There are 6,382 prisoners in Lebanon, half of them in Roumieh prison alone. This facility holds three times more prisoners than its capacity. More than half of the prison population is awaiting trial. Prisoners usually wait for months or years before their trial, well beyond the limits established by the law.

The Ministry of the Interior is in charge of the prison service. The transfer of this responsibility to the Ministry of Justice is still not effective. Prison staff is composed of members of the Internal Security Forces (FSI), a national police force whose members have no specific training to operate as prison guards. Some facilities and wards are under the responsibility of the Army.
Despite the enactment of the law criminalising torture in 2017, cases of ill-treatment and torture have been documented in the past years. Civil society organisations have reported cases of abuse against LGBTQI prisoners, who do not benefit from any specific protection and are subjected to violence by fellow prisoners and staff. Human Rights Watch and Amnesty International reported around 50 cases of torture in 2021, including torture of Syrian prisoners to obtain confessions.
In 2016, a national preventive mechanism (NPM) was created within the National Human Rights Commission. Its members were appointed in 2019, but the institution is still not operational due to the lack of official recognition of its functions and lack of funding.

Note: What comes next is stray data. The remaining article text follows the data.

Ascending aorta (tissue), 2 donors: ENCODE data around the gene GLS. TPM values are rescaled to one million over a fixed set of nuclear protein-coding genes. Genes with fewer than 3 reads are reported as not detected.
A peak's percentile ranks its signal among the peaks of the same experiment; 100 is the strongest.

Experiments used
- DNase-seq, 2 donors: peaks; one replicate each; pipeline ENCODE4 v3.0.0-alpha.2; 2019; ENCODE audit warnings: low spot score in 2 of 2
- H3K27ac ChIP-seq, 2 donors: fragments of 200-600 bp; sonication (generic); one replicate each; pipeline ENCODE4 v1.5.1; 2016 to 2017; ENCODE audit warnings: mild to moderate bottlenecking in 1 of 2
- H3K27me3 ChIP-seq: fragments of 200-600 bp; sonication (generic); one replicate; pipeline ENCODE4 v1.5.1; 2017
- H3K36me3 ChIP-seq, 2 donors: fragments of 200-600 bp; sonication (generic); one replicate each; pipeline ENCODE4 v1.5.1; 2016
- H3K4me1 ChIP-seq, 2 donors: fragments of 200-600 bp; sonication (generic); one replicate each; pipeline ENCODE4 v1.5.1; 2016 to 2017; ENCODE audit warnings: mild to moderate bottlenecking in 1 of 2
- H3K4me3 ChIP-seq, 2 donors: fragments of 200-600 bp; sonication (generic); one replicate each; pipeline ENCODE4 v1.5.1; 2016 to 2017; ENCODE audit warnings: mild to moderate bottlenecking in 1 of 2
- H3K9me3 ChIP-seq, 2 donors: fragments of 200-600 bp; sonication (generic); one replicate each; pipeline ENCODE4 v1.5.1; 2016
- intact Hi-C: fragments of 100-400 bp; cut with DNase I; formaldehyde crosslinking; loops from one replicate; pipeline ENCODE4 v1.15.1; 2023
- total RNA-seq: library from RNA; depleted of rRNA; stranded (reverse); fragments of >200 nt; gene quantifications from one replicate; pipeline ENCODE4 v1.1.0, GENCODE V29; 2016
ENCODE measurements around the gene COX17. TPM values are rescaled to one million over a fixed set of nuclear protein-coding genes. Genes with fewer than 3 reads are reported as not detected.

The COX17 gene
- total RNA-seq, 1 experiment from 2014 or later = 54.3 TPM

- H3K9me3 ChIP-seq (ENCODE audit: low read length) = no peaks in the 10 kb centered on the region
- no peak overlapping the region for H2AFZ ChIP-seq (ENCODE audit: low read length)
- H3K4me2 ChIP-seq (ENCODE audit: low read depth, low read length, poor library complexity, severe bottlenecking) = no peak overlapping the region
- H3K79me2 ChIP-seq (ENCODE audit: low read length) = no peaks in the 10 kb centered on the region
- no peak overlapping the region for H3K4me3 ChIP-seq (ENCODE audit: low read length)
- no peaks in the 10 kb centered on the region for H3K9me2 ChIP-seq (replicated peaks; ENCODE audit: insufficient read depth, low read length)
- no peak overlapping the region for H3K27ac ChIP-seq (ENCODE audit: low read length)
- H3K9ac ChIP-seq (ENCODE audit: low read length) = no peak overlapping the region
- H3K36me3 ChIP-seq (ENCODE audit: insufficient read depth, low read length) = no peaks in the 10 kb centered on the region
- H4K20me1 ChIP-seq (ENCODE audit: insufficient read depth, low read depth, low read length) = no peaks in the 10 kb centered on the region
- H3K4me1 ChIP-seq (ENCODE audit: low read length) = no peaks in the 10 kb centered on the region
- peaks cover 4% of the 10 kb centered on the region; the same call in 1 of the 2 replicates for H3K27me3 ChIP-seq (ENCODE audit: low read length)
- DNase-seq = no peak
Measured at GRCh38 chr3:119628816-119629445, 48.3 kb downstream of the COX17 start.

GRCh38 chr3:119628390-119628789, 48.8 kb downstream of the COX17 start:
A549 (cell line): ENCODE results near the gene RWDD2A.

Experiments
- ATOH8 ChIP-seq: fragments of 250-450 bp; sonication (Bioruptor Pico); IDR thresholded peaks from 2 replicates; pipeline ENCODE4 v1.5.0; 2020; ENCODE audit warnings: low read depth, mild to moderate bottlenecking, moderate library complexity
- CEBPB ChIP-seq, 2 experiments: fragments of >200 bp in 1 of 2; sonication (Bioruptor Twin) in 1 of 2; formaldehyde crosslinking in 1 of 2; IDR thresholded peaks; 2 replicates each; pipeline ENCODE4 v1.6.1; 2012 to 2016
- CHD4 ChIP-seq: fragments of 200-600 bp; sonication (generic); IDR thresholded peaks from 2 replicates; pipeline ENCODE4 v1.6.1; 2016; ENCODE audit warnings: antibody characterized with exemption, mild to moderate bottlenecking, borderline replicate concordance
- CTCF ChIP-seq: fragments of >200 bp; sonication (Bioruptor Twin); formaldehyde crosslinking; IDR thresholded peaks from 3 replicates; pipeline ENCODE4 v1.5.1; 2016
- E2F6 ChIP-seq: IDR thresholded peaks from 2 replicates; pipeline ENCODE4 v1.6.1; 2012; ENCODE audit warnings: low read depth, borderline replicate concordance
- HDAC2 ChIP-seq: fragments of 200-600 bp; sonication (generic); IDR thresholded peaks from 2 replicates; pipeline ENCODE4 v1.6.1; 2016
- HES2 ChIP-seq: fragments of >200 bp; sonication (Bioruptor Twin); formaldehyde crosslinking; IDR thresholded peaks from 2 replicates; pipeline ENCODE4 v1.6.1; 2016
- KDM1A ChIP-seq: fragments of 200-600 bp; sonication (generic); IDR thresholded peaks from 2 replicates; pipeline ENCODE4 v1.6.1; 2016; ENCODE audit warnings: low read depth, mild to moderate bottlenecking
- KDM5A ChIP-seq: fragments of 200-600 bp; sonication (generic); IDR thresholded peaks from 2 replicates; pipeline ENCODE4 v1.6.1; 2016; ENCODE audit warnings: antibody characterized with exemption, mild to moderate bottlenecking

Since 2019, Lebanon is experiencing an unprecedented economic crisis. The GDP per capita has fallen by 40%, the currency has seen its value divided by ten, and part of the population is struggling to access food. The World Bank states that Lebanon is experiencing one of the three worst global economic collapses since 1850. In August 2020, a double explosion devastated the port of Beirut and entire districts of the city, leaving 214 dead and 6,500 injured.
While the country is struggling to recover, the socio-economic crisis is also being felt in prison facilities. The quality and quantity of meals distributed by the prison administration has decreased. Inflation is reducing prisoners’ financial means and making it difficult for them to obtain food. Medicines are in short supply, doctors are rare in detention and hygiene products and clothing are lacking. Many families can no longer visit their incarcerated loved ones, not being able to afford the expense of gas. As visits are becoming less frequent, so is the supply of first necessity items.
Civil society organisations are often called to provide all kinds of services that are normally delivered by public authorities: legal aid, staff training, psychological or medical support. The COVID-19 pandemic did not spare prisoners either. Its impact on the daily life of prisoners (activities, training, outside interventions) is still tangible.
The chain of crises is only worsening the problems of an already stressed prison system.


  • Caritas Lebanon
  • Lebanese Centre for Human Rights
  • RESTART Centre
  • Together against Death Penalty
  • Proud Lebanon
  • Raja Abinader (Ministry of Justice)
  • Ziad Achour (expert)

Translated by Michelle Casas Celis and proofread by Susanna Correya

This country-profile was produced with financial support from the French Development Agency (AFD) and the Council of Europe


Country population



Type of government

Parliamentary Republic

Human Development Index




Homicide rate (per 100,000 inhabitants)